44. Jacobs, Ryan. "AK-47s, Quack Medicine, and Heaps of Cash: The Gruesome Rhino Horn Trade, Explained". Mother Jones. Retrieved 24 July 2020.
  45. Le Roux, Mariëtte (25 March 2018). "Quackery and superstition: species pay the cost". Agence France-Presse. Retrieved 24 July 2020 via phys.org.
  46. van Uhm, D.P. (2018). "The social construction of the value of wildlife: A green cultural criminological perspective". Theoretical Criminology. 22 (3): 384–401. doi: 10.1177/1362480618787170 . PMC   6120127 . PMID   30245576.
  47. Weirum, B. K. (11 November 2007). "Will traditional Chinese medicine mean the end of the wild tiger?". San Francisco Chronicle.
  48. "Rhino rescue plan decimates Asian antelopes". Newscientist.com. Archived from the original on 17 May 2013. Retrieved 18 March 2010.
  49. Wednesday (13 February 2008). "Traffic.org". Traffic.org. Retrieved 8 August 2014.
  50. "Rhino horn trade triggers extinction threat, CNN, November 2011". Cnn.com. Retrieved 8 August 2014.
  51. Jonathan Watts in Hong Kong (25 November 2011). "article, November 2011". Guardian. London. Retrieved 8 August 2014.
  52. Wildlife (8 September 2012). "Telegraph article, "Rhinos under 24 hour armed guard, Sept. 2012". London: Telegraph.co.uk. Retrieved 8 August 2014.
  53. Randall, David; Owen, Jonathan (29 April 2012). "Slaughter of rhinos at record high". London: Independent.co.uk. Retrieved 8 August 2014.
  54. David Smith in Johannesburg (4 September 2012). "Rhino horn: Vietnam's new status symbol heralds conservation nightmare, Guardian September 2012". Guardian. London. Retrieved 8 August 2014.
  55. Gettleman, Jeffrey (3 September 2012). "Elephants Dying in Epic Frenzy as Ivory Fuels Wars and Profits". The New York Times.
  56. Gettleman, Jeffrey (26 December 2012). "In Gabon, Lure of Ivory Is Hard for Many to Resist". The New York Times.
  57. Girtler, R. (1996). Randkulturen: Theorie der Unanständigkeit (in German). Wien: Böhlau Verlag. ISBN   9783205985594.
  58. "TRAFFIC | Wildlife trade specialists". www.traffic.org. Retrieved 10 January 2019.
  59. African elephants
  60. Angler, M. (2013). Dye and Poison Stop Rhino Poachers, Scientific American, retrieved 8 August 2013
  61. Dunn, M. (2012). "Ex-soldier takes on poachers with hi-tech help for wildlife". Herald Sun.
  62. Mander, D. (2013). "Rise of the drones" (PDF). Africa Geographic (February): 52–55. Archived from the original (PDF) on 2 April 2015.
  63. Jacobs, H. (2013). The Eco-Warrior. Australia Unlimited, 19 April 2013
  64. Duffy, R. (2014). "Waging a war to save biodiversity: the rise of militarized conservation" (PDF). International Affairs. 90 (4): 819–834. doi:10.1111/1468-2346.12142.
  65. "African Elephants May Be Extinct By 2020 Because People Keep Eating With Ivory Chopsticks". huffingtonpost.com. 30 July 2014.
  66. Strategies for success in the ivory war, The Guardian, Paula Kahumbu, 2015
  67. Smith, D. (2013). "Execute elephant poachers on the spot, Tanzanian minister urges". The Guardian. Retrieved 29 December 2016.
  68. Smith, J.-M. (2016). "No mercy for poachers". Namibian Sun . Retrieved 30 December 2016.
  69. Mogomotsi, G.; Kefilwe Madigele, P. (2017). "Live by the gun, die by the gun: An Analysis of Botswana's 'shoot-to-kill' policy as an anti-poaching strategy". South African Crime Quarterly (60). doi: 10.17159/2413-3108/2017/v0n60a1787 .
  70. Carnie, T. (2017). "Should rangers be allowed to kill poachers on sight? Yes' researchers say". The Herald (South Africa). Retrieved 20 July 2017.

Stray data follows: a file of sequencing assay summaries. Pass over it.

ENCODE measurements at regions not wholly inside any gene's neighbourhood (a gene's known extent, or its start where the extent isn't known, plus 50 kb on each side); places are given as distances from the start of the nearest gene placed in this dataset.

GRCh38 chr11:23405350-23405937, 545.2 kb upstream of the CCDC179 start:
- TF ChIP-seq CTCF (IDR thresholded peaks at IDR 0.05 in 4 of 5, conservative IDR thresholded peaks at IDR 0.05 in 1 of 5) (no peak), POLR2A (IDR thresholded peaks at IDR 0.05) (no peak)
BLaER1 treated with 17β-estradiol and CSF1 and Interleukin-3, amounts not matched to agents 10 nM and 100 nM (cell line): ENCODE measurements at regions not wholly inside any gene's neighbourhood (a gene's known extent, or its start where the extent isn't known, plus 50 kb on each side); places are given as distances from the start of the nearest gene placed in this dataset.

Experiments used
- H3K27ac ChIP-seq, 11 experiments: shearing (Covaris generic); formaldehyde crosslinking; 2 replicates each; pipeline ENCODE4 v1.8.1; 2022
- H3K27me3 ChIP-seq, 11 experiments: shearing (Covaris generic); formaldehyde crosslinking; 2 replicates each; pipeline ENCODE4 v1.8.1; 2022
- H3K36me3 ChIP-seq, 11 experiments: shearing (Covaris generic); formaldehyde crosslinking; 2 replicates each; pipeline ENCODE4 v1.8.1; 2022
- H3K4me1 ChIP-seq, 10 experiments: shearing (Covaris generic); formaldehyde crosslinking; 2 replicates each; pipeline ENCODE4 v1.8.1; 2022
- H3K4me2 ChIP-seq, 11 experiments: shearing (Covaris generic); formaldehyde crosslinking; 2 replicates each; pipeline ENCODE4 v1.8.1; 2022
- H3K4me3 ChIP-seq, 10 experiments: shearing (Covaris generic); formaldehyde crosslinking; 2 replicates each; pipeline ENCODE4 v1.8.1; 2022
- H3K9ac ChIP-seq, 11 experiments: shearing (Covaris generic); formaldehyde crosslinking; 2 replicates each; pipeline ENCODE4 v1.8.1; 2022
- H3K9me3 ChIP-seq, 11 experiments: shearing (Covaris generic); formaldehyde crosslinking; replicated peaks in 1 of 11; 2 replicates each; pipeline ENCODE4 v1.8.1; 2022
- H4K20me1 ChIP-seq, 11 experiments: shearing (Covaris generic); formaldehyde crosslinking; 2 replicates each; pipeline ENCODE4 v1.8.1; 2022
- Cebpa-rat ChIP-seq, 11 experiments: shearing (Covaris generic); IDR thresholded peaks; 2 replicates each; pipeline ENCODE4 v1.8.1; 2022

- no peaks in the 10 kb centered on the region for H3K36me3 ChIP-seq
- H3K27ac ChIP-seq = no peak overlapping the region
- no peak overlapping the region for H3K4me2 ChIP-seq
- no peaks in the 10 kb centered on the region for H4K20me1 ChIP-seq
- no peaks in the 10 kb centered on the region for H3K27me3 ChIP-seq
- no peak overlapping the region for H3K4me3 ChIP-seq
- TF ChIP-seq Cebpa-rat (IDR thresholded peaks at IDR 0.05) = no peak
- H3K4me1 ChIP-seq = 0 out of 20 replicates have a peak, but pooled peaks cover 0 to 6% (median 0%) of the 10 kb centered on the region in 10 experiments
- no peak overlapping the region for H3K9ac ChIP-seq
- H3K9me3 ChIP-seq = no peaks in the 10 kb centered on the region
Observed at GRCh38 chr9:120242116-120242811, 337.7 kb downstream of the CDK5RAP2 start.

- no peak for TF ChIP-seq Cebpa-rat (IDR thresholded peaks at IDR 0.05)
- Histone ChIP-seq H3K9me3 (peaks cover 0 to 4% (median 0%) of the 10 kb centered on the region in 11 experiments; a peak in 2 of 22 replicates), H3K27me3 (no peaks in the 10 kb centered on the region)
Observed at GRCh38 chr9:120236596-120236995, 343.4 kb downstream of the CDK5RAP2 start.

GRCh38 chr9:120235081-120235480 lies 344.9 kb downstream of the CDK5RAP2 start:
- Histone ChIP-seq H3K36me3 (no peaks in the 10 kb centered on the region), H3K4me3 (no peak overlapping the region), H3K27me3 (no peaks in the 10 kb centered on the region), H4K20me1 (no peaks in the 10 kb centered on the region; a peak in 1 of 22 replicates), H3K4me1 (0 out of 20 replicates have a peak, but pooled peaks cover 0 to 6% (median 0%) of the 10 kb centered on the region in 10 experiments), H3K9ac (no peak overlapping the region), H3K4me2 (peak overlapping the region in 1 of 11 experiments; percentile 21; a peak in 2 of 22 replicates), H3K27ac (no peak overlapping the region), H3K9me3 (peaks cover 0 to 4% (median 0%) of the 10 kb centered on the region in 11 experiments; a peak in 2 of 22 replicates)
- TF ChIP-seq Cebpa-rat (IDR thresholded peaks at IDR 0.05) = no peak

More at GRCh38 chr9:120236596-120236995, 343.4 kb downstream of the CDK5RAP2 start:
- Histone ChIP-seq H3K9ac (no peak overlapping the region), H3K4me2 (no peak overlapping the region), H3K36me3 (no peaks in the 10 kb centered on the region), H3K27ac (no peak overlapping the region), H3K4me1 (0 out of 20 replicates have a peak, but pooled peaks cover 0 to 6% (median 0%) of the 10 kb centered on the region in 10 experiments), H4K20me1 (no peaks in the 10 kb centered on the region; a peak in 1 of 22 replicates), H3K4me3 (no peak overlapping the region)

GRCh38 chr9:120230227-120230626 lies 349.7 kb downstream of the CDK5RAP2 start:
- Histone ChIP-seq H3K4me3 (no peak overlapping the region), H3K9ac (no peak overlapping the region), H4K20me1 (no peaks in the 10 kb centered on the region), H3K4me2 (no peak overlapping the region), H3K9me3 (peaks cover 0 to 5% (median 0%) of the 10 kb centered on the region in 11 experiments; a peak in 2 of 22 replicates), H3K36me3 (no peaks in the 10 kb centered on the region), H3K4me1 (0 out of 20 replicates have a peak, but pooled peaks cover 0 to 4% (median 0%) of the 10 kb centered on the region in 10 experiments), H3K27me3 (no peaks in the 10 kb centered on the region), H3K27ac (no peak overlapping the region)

71. Dalton, J. (2018). "Wildlife poachers in Kenya 'to face death penalty'". The Independent . Retrieved 3 April 2019.
  72. Chavez, H. (2019). "Kenya's Poachers To Face Execution For Killing Treasured Species". Inquisitr . Retrieved 3 April 2019.
  73. "U.S. Ivory Crush" (PDF). U.S. Fish & Wildlife Service. 2013. Retrieved 1 February 2014.
  74. "In Global First, Philippines to Destroy Its Ivory Stock". National Geographic. 18 June 2013. Retrieved 1 February 2014.
  75. "China Crushes Six Tons of Confiscated Elephant Ivory". National Geographic. 2014. Retrieved 1 February 2014.
  76. "China crushes six tons of ivory". The Guardian. 2014. Retrieved 1 February 2014.
  77. Chen, F. (2016). "Poachers and Snobs: Demand for Rarity and the Effects of Antipoaching Policies". Conservation Letters. 9 (1): 65–69. doi: 10.1111/conl.12181 . ISSN   1755-263X.
  78. Holden, M. H.; Biggs, D.; Brink, H.; Bal, P.; Rhodes, J. & McDonald‐Madden, E. (2018). "Increase anti-poaching law-enforcement or reduce demand for wildlife products? A framework to guide strategic conservation investments". Conservation Letters. 0 (3): e12618. doi: 10.1111/conl.12618 .
  79. Veríssimo, D. & Wan, A. K. Y. (2019). "Characterizing efforts to reduce consumer demand for wildlife products". Conservation Biology. 33 (3): 623–633. doi:10.1111/cobi.13227. PMID   30259569. S2CID   52842222.
  80. "Vietnam seizes 125kg of rhino horn worth £6m concealed in plaster shipment". The Telegraph. Retrieved 29 July 2019.
  81. "USAID PROTECT and USAID Wildlife Asia: Combating Illegal Wildlife Trafficking". RTI International. 2018. Retrieved 22 April 2020.
  82. "Partnership against Poaching and Illegal Wildlife Trade in Africa and Asia". Deutsche Gesellschaft für Internationale Zusammenarbeit (GIZ) GmbH. Retrieved 22 April 2020.
  83. Jones, M. (2001). "Animal robots help enforce hunting laws". Milwaukee Journal Sentinel.
  84. Neal, M. "Poachers are still getting duped into shooting robot Deer". Motherboard. Vice. Archived from the original on 2 June 2016. Retrieved 12 April 2016.
  85. "MPA Protection Mission - Isla de la Plata, Machalilla National Park, Ecuador". Global Conservation. 8 February 2019. Retrieved 17 March 2020.

Further reading